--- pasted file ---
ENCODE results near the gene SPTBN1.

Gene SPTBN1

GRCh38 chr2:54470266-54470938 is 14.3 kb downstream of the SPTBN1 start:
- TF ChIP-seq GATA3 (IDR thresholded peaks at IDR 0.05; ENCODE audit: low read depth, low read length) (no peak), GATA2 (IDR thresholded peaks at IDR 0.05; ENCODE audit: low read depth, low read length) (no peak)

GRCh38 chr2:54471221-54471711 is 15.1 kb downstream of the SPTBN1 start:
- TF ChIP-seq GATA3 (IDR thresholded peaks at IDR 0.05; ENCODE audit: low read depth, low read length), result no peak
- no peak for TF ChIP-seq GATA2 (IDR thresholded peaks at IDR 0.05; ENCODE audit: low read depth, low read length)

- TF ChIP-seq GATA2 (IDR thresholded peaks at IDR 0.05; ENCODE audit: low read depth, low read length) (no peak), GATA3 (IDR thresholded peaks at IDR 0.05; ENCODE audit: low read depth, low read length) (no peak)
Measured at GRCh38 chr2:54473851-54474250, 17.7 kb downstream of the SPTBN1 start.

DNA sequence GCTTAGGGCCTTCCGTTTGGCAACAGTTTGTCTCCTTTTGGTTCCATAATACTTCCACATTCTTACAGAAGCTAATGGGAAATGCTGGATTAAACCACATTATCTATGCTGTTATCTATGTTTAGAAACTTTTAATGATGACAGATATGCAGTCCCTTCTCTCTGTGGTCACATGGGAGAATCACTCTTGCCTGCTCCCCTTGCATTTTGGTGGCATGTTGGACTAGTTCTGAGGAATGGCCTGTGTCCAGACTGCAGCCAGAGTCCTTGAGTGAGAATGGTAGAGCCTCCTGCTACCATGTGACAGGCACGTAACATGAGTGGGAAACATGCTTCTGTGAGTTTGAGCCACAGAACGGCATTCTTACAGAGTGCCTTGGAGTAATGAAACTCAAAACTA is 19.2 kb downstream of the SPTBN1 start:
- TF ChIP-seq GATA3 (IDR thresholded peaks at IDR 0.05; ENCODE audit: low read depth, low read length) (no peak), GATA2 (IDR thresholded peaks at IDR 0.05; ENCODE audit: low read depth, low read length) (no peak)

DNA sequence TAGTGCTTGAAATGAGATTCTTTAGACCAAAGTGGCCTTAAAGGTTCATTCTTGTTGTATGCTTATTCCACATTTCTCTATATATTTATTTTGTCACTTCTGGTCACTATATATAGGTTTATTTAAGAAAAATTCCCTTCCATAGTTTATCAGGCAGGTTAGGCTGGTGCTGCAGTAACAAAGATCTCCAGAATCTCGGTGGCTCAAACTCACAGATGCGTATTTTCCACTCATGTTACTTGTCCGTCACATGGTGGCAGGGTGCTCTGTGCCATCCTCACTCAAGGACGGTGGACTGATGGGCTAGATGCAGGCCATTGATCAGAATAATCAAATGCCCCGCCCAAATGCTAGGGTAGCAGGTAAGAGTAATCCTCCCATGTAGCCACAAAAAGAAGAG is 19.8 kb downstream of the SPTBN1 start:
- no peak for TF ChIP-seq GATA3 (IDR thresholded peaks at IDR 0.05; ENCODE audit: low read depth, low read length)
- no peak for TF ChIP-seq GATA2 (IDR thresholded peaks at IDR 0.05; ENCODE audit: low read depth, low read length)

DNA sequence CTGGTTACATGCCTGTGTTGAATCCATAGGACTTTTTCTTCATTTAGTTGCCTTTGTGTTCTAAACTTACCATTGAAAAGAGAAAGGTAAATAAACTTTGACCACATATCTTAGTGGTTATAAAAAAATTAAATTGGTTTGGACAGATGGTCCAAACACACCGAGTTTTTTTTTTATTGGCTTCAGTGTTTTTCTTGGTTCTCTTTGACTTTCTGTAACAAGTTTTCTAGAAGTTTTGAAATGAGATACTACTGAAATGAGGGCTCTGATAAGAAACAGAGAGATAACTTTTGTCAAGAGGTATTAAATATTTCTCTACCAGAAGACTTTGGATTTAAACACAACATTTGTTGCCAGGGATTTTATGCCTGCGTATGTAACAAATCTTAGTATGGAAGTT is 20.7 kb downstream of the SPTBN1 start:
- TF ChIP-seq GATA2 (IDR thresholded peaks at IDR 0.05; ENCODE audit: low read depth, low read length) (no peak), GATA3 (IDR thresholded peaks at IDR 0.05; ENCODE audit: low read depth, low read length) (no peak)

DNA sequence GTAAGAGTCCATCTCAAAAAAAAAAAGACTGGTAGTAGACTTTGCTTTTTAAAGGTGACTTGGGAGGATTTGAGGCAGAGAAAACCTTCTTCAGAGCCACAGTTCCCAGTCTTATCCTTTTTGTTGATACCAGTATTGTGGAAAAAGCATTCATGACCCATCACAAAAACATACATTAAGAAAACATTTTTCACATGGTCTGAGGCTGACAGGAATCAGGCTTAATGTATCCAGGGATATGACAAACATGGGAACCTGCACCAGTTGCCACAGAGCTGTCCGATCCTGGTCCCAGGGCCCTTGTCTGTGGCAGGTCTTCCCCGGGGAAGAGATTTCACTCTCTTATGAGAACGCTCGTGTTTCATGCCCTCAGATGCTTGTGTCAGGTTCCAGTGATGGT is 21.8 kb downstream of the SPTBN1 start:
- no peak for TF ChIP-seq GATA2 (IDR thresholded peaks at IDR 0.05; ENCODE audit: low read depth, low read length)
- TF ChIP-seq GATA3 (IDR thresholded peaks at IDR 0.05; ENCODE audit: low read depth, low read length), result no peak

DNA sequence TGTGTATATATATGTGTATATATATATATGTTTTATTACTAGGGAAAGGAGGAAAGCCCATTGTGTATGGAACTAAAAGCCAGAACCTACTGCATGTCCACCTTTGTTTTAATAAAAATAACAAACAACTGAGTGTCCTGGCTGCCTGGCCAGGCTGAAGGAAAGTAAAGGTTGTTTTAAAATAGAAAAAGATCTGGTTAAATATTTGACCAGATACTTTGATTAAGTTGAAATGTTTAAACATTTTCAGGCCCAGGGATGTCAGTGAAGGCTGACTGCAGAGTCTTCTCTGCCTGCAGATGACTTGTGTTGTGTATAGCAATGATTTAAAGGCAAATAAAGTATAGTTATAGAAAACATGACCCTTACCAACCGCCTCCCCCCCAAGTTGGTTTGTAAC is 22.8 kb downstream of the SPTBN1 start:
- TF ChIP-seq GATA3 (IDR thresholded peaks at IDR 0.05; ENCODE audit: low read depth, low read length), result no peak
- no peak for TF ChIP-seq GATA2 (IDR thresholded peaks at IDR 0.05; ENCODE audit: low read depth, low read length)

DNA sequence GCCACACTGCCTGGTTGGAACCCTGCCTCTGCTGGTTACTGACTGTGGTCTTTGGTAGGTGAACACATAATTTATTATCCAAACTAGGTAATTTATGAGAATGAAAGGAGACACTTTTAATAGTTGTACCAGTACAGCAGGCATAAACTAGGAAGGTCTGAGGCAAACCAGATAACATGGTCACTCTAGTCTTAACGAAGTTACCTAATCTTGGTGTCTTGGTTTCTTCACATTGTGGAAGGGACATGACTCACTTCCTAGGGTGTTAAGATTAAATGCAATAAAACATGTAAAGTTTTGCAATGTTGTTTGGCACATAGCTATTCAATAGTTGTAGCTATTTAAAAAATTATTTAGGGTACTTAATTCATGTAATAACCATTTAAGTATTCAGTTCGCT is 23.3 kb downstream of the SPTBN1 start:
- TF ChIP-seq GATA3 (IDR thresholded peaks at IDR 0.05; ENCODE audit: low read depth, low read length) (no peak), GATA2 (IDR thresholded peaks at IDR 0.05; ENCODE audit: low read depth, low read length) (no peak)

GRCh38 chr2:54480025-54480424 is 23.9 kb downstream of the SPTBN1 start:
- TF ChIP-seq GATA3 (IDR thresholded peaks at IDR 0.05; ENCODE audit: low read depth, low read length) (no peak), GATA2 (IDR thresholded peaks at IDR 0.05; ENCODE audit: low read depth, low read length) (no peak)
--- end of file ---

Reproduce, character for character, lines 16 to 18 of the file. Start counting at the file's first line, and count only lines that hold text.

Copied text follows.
- TF ChIP-seq GATA2 (IDR thresholded peaks at IDR 0.05; ENCODE audit: low read depth, low read length) (no peak), GATA3 (IDR thresholded peaks at IDR 0.05; ENCODE audit: low read depth, low read length) (no peak)

DNA sequence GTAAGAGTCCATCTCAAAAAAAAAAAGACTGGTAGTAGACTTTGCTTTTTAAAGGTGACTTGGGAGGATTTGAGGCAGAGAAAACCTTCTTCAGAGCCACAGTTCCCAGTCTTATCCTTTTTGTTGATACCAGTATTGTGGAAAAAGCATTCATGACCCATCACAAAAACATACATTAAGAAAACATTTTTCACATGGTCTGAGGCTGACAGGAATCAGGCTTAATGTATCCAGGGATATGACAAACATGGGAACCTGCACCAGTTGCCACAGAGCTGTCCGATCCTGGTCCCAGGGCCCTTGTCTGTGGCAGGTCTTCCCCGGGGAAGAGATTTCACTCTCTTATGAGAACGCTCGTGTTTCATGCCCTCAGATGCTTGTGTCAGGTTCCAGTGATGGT is 21.8 kb downstream of the SPTBN1 start:
- no peak for TF ChIP-seq GATA2 (IDR thresholded peaks at IDR 0.05; ENCODE audit: low read depth, low read length)